The Embassy Closings

In the first week of August, the Obama administration announced the closing of 22 embassies and consulates across the Middle East and North Africa.

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According to reports, the administration had received credible threats that suggested a high probability of an attack on U.S. diplomatic posts.

The dramatic decision to close such a large number of embassies and consulates raises a number of concerns and questions. Issues include, “What is the role of the embassy?”, “Is al Qaeda recovering?” and “Is there an important back-story in these closings?”

In this report, we will discuss the role of the embassy for a superpower, the return of al Qaeda, including its strengths and weaknesses, the nature of the terrorist group’s intelligence and an examination of other actions that may be behind activities in Yemen. As always, we will conclude with potential market ramifications.

What Does an Embassy Represent?

During the Cold War, embassies were designed to represent the strengths of their respective nations. The U.S. tried to build highly accessible buildings in city centers. The goal was to project a strong and confident nation to the world. In a world dominated by a superpower duopoly, the aim was to use every means available to show the relative attractiveness of your nation and system compared to the competition. The advent of nuclear weapons meant that a superpower duopoly could not be resolved by war and unconditional surrender. A power on the verge of losing would have a compelling incentive to unleash a nuclear strike to ensure that, even in a losing cause, one’s enemy would be destroyed. Early in the Cold War, George Kennan, the architect of Soviet containment, argued that, ultimately, capitalism and democracy would win over communism and socialism because of moral superiority. Embassies were built to project that sentiment.

Embassies were often the target of espionage but rarely outright attacks during the Cold War. There were obvious exceptions, like the attack on the U.S. embassy in Tehran during the Iranian Revolution and the 1983 Beirut embassy bombing. During the Cold War, most terrorist activities were usually state sponsored. The Soviets, for example, supported the Red Army factions that operated in Europe.

In most cases, a terrorist attack on an embassy would be considered a direct assault by one superpower against the other. The risk of attacking an embassy is that it could escalate into a superpower conflict. Thus, there was little incentive to attack an embassy and take that level of risk. This factor, along with the notion that embassy facilities should reflect confidence and openness, led embassy architects to focus less on security.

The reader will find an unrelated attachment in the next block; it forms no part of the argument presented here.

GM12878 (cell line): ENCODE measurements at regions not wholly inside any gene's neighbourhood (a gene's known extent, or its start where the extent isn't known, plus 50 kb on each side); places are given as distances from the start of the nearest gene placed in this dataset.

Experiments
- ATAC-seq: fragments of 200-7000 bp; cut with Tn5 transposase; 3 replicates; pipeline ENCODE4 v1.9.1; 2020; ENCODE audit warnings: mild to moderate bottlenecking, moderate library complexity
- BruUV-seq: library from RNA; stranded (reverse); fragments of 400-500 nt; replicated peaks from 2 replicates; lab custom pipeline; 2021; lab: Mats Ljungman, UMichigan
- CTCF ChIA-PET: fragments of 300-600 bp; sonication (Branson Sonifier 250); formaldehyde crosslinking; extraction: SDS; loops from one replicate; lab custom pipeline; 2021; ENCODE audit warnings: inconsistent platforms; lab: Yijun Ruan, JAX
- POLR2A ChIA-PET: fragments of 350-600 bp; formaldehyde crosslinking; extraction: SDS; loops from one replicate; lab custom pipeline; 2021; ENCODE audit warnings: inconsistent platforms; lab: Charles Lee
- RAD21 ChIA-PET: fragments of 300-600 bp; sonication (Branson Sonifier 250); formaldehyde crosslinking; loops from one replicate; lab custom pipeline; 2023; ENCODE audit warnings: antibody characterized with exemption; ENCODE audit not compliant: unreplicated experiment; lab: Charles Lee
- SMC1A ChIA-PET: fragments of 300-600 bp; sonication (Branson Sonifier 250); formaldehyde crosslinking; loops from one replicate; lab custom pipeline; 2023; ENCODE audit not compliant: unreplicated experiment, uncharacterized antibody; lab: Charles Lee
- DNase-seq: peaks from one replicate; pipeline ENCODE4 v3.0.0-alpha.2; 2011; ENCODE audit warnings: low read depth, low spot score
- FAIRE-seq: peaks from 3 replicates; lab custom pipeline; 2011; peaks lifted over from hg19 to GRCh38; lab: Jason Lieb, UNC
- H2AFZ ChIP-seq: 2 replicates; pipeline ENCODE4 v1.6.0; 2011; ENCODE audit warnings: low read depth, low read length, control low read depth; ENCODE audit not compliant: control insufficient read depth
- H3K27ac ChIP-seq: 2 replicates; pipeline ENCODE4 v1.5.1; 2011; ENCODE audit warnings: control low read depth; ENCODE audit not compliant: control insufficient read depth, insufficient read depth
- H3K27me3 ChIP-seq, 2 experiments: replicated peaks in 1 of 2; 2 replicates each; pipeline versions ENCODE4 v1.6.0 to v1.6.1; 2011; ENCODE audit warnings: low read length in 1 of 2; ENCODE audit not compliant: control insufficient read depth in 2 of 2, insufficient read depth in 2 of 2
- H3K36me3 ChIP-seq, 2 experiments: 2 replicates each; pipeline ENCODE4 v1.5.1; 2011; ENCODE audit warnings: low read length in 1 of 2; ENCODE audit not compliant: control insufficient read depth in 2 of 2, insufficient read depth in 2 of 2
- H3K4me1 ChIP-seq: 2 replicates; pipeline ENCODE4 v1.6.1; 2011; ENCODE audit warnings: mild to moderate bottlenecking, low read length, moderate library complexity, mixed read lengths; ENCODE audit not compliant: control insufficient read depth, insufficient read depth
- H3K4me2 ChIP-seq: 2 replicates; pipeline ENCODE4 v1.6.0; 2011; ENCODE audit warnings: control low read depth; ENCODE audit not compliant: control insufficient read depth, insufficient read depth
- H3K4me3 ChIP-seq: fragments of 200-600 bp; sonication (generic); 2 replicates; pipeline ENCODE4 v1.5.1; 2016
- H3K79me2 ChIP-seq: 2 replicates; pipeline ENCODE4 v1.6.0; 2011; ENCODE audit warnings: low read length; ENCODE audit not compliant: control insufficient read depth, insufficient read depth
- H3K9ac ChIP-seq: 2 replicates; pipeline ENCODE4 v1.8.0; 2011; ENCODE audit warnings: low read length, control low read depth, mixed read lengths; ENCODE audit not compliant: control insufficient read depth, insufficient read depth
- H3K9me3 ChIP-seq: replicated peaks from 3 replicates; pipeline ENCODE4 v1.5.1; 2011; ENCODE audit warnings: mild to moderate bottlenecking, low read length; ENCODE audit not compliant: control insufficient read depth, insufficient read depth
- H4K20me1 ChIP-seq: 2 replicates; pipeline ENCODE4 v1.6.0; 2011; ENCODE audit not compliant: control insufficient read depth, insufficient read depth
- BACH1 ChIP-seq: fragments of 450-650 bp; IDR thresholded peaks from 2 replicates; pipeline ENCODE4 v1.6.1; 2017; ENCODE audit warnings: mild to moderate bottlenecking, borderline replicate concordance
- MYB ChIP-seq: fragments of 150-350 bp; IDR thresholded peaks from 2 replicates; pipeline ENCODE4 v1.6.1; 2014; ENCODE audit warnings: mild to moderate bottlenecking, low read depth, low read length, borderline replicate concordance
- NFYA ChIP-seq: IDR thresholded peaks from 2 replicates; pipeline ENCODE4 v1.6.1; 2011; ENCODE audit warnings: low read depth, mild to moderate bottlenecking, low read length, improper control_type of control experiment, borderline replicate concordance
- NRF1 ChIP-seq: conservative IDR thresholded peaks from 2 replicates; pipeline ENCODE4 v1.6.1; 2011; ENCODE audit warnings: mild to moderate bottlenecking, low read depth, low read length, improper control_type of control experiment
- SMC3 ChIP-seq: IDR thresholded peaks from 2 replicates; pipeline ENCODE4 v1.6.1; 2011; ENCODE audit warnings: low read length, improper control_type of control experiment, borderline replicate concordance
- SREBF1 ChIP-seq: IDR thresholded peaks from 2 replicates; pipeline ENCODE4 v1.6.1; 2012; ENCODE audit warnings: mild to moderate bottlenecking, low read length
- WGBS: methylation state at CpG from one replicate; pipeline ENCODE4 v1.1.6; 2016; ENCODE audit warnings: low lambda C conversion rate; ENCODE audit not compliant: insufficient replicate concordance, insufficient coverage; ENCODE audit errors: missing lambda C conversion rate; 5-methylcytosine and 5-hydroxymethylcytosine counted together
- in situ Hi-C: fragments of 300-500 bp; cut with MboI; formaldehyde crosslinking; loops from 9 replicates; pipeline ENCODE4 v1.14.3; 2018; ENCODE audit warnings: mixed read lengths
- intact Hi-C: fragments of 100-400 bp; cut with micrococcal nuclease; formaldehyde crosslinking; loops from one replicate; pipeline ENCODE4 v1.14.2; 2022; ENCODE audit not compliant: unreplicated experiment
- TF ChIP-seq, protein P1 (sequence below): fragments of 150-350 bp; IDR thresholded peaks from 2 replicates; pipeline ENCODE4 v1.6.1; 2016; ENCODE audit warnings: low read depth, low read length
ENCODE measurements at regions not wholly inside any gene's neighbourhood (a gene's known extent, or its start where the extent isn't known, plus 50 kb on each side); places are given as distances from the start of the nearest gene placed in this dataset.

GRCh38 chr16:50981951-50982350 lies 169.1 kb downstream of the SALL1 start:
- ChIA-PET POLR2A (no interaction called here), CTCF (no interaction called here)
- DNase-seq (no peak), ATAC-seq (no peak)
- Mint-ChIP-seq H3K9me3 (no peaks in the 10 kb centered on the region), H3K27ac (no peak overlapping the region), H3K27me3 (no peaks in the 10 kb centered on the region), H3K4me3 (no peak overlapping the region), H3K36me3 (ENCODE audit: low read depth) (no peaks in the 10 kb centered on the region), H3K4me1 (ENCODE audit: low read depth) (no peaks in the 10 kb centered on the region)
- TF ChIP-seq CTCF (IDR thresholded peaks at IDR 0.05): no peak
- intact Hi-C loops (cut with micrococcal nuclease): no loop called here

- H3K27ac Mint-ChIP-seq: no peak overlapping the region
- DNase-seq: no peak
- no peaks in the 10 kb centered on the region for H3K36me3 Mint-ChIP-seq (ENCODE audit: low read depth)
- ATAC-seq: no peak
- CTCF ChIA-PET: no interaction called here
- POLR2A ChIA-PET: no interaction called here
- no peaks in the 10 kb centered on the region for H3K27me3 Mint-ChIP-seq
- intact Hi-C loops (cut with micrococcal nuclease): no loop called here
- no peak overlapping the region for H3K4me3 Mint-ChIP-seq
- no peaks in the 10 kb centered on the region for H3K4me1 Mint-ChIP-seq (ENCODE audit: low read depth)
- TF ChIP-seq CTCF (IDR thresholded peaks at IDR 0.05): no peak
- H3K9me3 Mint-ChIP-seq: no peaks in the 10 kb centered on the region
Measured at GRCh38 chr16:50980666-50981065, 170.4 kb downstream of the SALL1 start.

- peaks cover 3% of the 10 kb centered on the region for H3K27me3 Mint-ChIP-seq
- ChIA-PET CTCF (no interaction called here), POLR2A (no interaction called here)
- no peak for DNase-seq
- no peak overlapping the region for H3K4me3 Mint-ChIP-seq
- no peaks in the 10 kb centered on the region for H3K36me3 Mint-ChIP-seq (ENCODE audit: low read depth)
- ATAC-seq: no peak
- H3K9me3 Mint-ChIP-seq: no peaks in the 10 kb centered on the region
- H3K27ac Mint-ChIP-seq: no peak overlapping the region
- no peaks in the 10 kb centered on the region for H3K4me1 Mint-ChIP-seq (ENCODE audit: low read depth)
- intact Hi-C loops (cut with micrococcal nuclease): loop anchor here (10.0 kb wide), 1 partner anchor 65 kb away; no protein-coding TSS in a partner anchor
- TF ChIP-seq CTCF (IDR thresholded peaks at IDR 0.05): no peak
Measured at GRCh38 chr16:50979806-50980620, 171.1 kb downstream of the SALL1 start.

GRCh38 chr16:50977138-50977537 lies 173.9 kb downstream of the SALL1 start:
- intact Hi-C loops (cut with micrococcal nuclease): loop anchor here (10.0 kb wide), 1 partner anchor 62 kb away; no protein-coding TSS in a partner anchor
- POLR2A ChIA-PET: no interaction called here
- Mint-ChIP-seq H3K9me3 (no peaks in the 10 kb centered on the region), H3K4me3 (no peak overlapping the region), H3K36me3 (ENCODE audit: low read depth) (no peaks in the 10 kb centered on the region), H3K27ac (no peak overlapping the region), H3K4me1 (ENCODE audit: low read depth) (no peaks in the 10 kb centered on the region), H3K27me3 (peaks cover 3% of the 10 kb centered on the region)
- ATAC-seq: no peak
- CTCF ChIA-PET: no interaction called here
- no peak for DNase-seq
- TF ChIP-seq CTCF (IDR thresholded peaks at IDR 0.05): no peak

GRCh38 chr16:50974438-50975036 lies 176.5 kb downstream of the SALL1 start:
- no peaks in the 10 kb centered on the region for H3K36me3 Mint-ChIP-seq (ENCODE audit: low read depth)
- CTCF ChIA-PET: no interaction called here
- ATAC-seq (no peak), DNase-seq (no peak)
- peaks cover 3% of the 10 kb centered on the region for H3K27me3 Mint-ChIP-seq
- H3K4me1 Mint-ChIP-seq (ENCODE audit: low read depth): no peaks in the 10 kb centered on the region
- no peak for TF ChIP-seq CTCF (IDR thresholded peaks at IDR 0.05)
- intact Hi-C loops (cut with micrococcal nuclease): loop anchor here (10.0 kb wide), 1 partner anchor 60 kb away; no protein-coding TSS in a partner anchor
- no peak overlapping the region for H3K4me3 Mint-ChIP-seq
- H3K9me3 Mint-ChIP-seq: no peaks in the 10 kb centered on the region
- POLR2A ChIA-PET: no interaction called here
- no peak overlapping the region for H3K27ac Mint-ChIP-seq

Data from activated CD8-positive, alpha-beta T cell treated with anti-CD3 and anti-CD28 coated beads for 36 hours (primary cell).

After the Cold War ended, the nature of terrorism changed. An increasing number of terrorist groups became independent of state control. Terrorist groups, such as al Qaeda, began targeting embassies because they were easy marks. Al Qaeda’s 1998 attacks on U.S. embassies in Dar es Salaam, Tanzania and Nairobi, Kenya were prime examples of the new environment.

Embassy construction began to change even before the Cold War ended, reacting to the Beirut embassy bombing and the attack on the U.S. embassy in Tehran. Admiral Bobby Inman, a respected military intelligence figure, wrote the Inman report which established new security standards for embassies. These security concerns increased after the 1998 embassy bombings. Today, embassy construction is most concerned with security, a reflection of a world where the only superpower is essentially creating targets for terrorist groups.

The Return of Al Qaeda

Al Qaeda peaked with 9/11. The core al Qaeda was a tight-knit group of highly trained operatives that were able to carry out large-scale attacks. These included the aforementioned African embassy bombings, the attack on the USS Cole and, of course, the attacks on the World Trade Center and the Pentagon in 2001.